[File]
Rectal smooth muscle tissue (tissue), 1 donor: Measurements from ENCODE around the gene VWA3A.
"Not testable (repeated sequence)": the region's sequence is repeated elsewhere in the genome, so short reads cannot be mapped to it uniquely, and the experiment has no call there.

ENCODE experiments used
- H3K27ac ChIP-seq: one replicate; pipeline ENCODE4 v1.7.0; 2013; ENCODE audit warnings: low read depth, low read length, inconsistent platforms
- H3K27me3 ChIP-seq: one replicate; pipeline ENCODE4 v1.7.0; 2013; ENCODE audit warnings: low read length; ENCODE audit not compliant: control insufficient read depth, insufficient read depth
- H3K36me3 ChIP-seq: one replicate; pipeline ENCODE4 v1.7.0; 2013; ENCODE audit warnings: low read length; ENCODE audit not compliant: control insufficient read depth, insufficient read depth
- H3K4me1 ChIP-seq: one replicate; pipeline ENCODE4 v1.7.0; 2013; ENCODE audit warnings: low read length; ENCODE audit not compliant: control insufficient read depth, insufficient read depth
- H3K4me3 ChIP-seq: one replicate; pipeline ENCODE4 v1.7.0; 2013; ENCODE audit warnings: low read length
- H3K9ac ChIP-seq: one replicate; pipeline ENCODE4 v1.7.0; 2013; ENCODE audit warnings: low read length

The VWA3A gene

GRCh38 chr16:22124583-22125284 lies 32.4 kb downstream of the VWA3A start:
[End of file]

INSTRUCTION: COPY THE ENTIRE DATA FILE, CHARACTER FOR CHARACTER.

Rectal smooth muscle tissue (tissue), 1 donor: Measurements from ENCODE around the gene VWA3A.
"Not testable (repeated sequence)": the region's sequence is repeated elsewhere in the genome, so short reads cannot be mapped to it uniquely, and the experiment has no call there.

ENCODE experiments used
- H3K27ac ChIP-seq: one replicate; pipeline ENCODE4 v1.7.0; 2013; ENCODE audit warnings: low read depth, low read length, inconsistent platforms
- H3K27me3 ChIP-seq: one replicate; pipeline ENCODE4 v1.7.0; 2013; ENCODE audit warnings: low read length; ENCODE audit not compliant: control insufficient read depth, insufficient read depth
- H3K36me3 ChIP-seq: one replicate; pipeline ENCODE4 v1.7.0; 2013; ENCODE audit warnings: low read length; ENCODE audit not compliant: control insufficient read depth, insufficient read depth
- H3K4me1 ChIP-seq: one replicate; pipeline ENCODE4 v1.7.0; 2013; ENCODE audit warnings: low read length; ENCODE audit not compliant: control insufficient read depth, insufficient read depth
- H3K4me3 ChIP-seq: one replicate; pipeline ENCODE4 v1.7.0; 2013; ENCODE audit warnings: low read length
- H3K9ac ChIP-seq: one replicate; pipeline ENCODE4 v1.7.0; 2013; ENCODE audit warnings: low read length

The VWA3A gene

GRCh38 chr16:22124583-22125284 lies 32.4 kb downstream of the VWA3A start: